In another suit that underlines the school district’s many issues — budgetary and otherwise — the Philadelphia Federation of Teachers has filed a complaint with the Pennsylvania Department of Health.
Its reason? The administering of medications by non-trained, non-certified and non-medical personnel to students enrolled in the school system.
The teachers union alleges that this sort of oversight and understaffing will lead to a catastrophe, ending with a child becoming very sick — or worse — due to a child not receiving the proper medications, or taking medication meant for another student.
The PFT held a press conference Wednesday to announce the suit and bring light to this issue.
“The complaint is that we have many schools, every day, that do not have a nurse present to administer medications … employees such as principals, counselors and others are giving medicine to the children,” said PFT President Jerry T. Jordan, noting that the suit was very narrow in scope. “When you have someone not trained in medicine giving kids medications, you run the risk of the wrong child getting the wrong medicine. That creates a very dangerous situation for the children.”
Jordan said the district is in clear violation of the state mandate on administering medication in Pennsylvania public schools, specifically Section 13-1317 of the Public School Code.
“We believe this not only violates the Public School Code and state health and safety regulations, but puts vulnerable children’s health and safety in jeopardy,” Jordan said. “The potential for an untrained and unsupervised employee to make a life-threatening mistake is too serious a risk to be taken.”
The suit, filed with Pennsylvania Secretary of Health Eli Avila, states the district also violates the Guidelines for Pennsylvania Schools for Administration of Medications and Emergency Care.
“The [guidelines] are specific and provide that the task of administering medication in a school setting is a nursing function reserved to the Certified School Nurse,” Jordan said. “They may not be delegated.”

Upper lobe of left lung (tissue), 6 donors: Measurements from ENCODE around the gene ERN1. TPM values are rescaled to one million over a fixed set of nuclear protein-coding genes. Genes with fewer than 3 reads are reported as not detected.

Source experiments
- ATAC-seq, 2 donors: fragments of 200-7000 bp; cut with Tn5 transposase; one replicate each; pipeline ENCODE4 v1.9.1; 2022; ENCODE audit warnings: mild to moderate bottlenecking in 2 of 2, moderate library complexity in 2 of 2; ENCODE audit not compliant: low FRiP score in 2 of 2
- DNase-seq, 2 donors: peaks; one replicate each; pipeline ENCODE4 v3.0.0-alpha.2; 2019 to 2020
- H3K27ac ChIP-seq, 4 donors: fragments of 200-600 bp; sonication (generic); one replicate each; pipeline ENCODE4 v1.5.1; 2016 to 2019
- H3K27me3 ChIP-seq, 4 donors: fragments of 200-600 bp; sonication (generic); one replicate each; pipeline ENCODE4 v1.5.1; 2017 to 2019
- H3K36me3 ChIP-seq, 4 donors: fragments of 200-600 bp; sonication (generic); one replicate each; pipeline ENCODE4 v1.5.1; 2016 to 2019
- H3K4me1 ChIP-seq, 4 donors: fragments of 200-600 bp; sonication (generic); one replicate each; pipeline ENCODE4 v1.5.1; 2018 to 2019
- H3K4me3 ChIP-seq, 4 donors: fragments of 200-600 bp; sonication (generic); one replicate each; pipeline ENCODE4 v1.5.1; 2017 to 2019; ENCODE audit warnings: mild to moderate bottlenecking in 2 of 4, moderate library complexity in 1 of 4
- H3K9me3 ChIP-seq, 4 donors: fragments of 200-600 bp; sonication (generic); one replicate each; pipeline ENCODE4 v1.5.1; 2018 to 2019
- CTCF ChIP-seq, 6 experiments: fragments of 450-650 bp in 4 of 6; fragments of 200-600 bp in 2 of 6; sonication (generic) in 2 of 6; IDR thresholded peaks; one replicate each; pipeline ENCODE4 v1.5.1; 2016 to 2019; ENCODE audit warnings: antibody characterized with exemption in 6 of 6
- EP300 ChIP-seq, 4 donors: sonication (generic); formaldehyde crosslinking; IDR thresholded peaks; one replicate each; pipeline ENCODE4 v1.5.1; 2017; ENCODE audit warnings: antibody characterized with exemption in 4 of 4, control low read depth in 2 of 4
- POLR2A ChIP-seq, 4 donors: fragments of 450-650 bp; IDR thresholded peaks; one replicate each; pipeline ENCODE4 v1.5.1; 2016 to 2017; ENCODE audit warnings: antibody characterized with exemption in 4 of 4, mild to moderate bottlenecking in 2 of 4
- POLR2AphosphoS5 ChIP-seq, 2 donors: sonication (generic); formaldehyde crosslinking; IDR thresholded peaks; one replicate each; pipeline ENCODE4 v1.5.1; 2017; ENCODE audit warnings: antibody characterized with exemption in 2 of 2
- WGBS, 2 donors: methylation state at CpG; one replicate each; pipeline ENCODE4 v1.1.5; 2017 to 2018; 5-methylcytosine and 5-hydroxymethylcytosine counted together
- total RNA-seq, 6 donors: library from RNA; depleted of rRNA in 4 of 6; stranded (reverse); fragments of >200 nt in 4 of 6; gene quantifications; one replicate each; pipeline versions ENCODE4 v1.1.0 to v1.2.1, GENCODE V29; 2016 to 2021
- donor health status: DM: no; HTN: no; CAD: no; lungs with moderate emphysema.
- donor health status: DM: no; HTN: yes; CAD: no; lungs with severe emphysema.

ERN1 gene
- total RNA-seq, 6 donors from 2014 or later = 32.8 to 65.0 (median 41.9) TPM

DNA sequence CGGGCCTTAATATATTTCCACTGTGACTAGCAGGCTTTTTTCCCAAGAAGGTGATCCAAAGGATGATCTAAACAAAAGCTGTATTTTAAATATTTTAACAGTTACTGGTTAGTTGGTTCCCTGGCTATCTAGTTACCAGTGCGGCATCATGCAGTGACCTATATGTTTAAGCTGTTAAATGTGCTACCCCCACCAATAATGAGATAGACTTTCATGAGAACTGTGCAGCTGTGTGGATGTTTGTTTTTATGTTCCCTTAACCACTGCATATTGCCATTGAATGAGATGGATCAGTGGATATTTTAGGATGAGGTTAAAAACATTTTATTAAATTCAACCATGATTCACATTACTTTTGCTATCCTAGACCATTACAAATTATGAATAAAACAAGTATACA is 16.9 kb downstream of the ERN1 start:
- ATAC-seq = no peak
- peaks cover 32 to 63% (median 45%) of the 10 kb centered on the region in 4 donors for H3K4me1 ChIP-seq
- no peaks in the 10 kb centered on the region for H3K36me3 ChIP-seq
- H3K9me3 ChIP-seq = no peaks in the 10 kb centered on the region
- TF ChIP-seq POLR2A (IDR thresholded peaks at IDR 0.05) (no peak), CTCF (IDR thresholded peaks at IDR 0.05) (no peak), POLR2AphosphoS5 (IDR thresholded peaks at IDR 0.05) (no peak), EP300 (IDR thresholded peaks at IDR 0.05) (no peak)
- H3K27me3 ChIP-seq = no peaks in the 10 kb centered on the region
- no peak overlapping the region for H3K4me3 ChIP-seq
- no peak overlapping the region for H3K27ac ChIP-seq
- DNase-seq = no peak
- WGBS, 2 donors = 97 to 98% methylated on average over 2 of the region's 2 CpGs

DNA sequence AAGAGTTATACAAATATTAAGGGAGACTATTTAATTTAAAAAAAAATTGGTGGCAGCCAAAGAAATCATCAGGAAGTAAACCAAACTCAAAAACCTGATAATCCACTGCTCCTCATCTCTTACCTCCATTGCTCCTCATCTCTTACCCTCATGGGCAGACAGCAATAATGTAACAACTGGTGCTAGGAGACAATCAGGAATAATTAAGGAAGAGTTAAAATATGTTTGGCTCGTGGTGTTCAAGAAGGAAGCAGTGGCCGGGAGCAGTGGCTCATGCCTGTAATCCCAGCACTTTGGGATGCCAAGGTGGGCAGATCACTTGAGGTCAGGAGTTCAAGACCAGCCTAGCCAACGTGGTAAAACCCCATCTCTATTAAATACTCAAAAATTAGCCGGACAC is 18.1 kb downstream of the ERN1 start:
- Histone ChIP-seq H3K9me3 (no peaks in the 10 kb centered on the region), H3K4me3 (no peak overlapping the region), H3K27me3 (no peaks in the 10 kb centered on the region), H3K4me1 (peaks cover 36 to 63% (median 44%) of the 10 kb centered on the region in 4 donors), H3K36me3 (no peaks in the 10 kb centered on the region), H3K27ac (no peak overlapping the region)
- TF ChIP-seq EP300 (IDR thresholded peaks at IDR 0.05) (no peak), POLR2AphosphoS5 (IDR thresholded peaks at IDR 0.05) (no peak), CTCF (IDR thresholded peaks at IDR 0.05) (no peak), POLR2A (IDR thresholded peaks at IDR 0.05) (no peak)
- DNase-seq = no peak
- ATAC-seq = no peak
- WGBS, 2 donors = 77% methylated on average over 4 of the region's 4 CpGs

The suit also alleges that the district is in violation of the Nurse Practice Act, which generally forbids nurses from instructing non-nurses on the techniques of medication administration; further, PFT officials said nurses generally work at two different schools during a typical week, and that some work as many as six.
Philadelphia School District spokesman Fernando Gallard released a statement confirming the PFT’s action, and said the district will respond accordingly.
“The School District of Philadelphia will be reviewing the complaint filed by the Philadelphia Federation of Teachers, and will respond directly to the Pennsylvania Department of Health. The District is prepared to answer any questions that may arise from the complaint,” Gallard said. “The District is confident that its long-standing practice and its protocols for administration of medication falls within the requirements of law, and fully addresses the medical needs and well-being of children within our schools.”
Jordan said that just last week, he had a nurse who had 52 kids that receive daily medications, and that the majority of schools in the system only have nurses for two days during the school week.
Conversely, that means for three days, someone other than the nurse is administering medications.
“It’s not a case of nurses being laid off; it’s a fact that they are, but there’s more to this,” Jordan said. “It’s about the children who require medication and there’s no one there to give it to them, and now you have a principal or counselor being told to give them medicine.
“These people have normal jobs to do,” Jordan continued. “You’re asking them to stop, remember when they are supposed to give the meds, go into wherever the meds are kept and then make sure they have the right meds for the right child. What’s to stop them from mixing up the medications?”
In records provided by the PFT, not only do several public schools have staff such as counselors and deans giving meds — many schools have everyone from community relations liaisons, secretaries and social workers to non-teaching aides and gym teachers medicating the students.
“What we don’t want to see is a child becoming sick or ill from getting the wrong medication; I would not want it to happen to my child,” Jordan said. “‘I’m sorry’ is not the proper response when the district knowingly violates these guidelines.”